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Black lives matter.

Ahmaud Arbery. Breonna Taylor. George Floyd. Elijah McClain. These and countless more examples of horrific police brutality and acts of violence perpetrated against Black people compel us to authentically share our commitments to combat all forms of racism, including institutional racism, and the devastating harm that it causes. While the recent horrific murders are not new, the Dean of Students Office and the Student Care Center are motivated to publicly share our work and thoughts now after taking time to reflect on our work, power and privilege, and to discuss actionable steps we can take as a team. We acknowledge that the systems and structures in place in higher education are based on a tradition of racist and white supremist ideals. 

We recognize the problematic nature of this and are working to understand and atone for the impact on students. We see the experiences of MSU Denver’s students who identify as Black, Indigenous, and People of Color (BIPOC) who are adversely affected by the systemic racism in our society. Our commitment, as professional staff within the Dean of Students Office and Student Care Center, to students is centered on identifying, altering, and removing barriers to success that were created with not all students in mind.   

We are actively working to understand and reverse the impacts of systemic racism and oppression, how we perpetuate it, and how we can dismantle it at MSU Denver and beyond. We know we have a lot of work to do. To create sustained change within the University, the Dean of Students Office and Student Care Center commit to engage in the following:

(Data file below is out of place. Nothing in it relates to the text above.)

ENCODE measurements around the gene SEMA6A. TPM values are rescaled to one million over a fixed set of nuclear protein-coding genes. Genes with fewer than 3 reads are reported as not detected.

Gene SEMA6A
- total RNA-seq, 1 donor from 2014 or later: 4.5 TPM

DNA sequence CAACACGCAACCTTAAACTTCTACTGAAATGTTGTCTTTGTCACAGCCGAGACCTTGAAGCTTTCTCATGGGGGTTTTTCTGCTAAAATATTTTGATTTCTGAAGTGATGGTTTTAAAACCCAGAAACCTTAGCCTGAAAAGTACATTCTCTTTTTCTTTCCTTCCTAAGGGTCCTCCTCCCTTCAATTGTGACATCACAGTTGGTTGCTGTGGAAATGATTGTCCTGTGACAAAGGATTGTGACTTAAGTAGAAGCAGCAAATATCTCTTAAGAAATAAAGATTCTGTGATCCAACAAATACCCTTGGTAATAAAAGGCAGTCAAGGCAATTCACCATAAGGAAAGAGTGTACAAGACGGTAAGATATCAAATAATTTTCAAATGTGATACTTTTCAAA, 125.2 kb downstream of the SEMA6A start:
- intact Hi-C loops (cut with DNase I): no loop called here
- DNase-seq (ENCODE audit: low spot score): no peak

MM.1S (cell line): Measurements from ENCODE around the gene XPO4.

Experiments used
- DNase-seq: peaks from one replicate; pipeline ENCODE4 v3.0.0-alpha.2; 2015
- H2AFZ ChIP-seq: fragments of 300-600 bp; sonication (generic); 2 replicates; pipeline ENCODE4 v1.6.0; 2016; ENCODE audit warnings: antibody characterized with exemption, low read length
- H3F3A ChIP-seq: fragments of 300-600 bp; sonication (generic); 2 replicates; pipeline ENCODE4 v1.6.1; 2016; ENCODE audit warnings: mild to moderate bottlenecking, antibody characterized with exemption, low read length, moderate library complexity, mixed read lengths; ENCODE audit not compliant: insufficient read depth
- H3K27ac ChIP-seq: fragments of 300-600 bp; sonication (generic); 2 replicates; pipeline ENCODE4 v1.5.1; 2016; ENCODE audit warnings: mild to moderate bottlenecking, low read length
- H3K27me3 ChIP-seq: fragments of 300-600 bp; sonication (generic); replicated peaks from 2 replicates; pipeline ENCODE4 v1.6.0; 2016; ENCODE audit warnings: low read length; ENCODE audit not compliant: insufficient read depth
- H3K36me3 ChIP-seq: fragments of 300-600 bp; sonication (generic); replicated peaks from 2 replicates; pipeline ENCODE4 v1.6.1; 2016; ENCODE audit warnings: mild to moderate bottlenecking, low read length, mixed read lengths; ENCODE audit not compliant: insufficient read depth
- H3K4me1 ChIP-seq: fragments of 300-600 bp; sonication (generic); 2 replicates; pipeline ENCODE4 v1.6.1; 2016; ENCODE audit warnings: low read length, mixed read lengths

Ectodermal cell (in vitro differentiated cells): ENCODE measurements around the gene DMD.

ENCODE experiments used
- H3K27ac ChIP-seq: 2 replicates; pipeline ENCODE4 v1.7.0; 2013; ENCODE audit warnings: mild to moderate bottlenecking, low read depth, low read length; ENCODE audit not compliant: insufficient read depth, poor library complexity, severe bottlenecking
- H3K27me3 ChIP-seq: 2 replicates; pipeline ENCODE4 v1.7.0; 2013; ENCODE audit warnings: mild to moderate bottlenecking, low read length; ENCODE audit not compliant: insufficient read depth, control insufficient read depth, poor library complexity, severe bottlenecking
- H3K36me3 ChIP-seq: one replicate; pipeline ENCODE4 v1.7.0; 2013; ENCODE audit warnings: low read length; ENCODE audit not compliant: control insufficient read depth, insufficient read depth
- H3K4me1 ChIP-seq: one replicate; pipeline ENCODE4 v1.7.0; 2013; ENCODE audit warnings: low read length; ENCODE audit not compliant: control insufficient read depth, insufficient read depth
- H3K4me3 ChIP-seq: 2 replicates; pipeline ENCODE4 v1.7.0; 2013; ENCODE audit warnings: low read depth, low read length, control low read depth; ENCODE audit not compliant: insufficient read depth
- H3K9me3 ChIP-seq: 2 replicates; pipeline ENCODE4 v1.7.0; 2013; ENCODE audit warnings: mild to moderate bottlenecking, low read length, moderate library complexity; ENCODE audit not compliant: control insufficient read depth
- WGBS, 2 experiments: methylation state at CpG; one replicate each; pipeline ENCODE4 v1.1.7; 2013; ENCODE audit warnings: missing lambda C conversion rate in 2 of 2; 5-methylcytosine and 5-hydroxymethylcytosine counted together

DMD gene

• Addressing our privilege, both personally and professionally, when engaging in work with students and colleagues. We will do this by initiating discussions that acknowledge the privileged identities we bring with those we interact with directly in meetings/forums. We understand these conversations are difficult but essential to our work. 
  • Work to involve, recruit, hire, retain staff (professional and student) who closely reflect the demographics of the MSU Denver student body.
  • Ensure the experiences and perspectives of our BIPOC student, staff and faculty voices are heard on new initiatives or programming decisions through committee involvement and feedback forums. 
  • Re-Creating a CARE Referral process that allows for a more welcoming and inclusive environment for students to get connected to our office. 
  • Publishing reports to ensure transparency. Examples of the type of data shared; how many students we serve, food pantry statistics, and the Student Emergency Retention Fund.
  • Reviewing the structures and language within the Student Code of Conduct, identifying where processes may mirror the criminal justice system, remove problematic areas of the code, and reframe the code through an anti-racist lens and with the goal of being more restorative.
  • Elevating student perspectives in the development of the Dialogues program, training, and positioning them as facilitators
  • Rather than sole reliance on the police, identify and use alternative methods of support in crisis situations to promote student safety and least potential harmful impacts on students and the community
  • Challenge our colleagues on campus, including our Auraria Campus Police Department colleagues with whom we work regularly, to combat the ways in which racism and other forms of hatred show up on campus and to make similar commitments to their own learning and justice-oriented action.

We commit to holding ourselves accountable to what we have outlined above by regularly revisiting the above-listed commitments each semester, calling one another in when we misstep or cause harm, taking steps to make repairs when we cause harm, and otherwise continuing this work, regardless of how difficult it may be or how busy we become.

 


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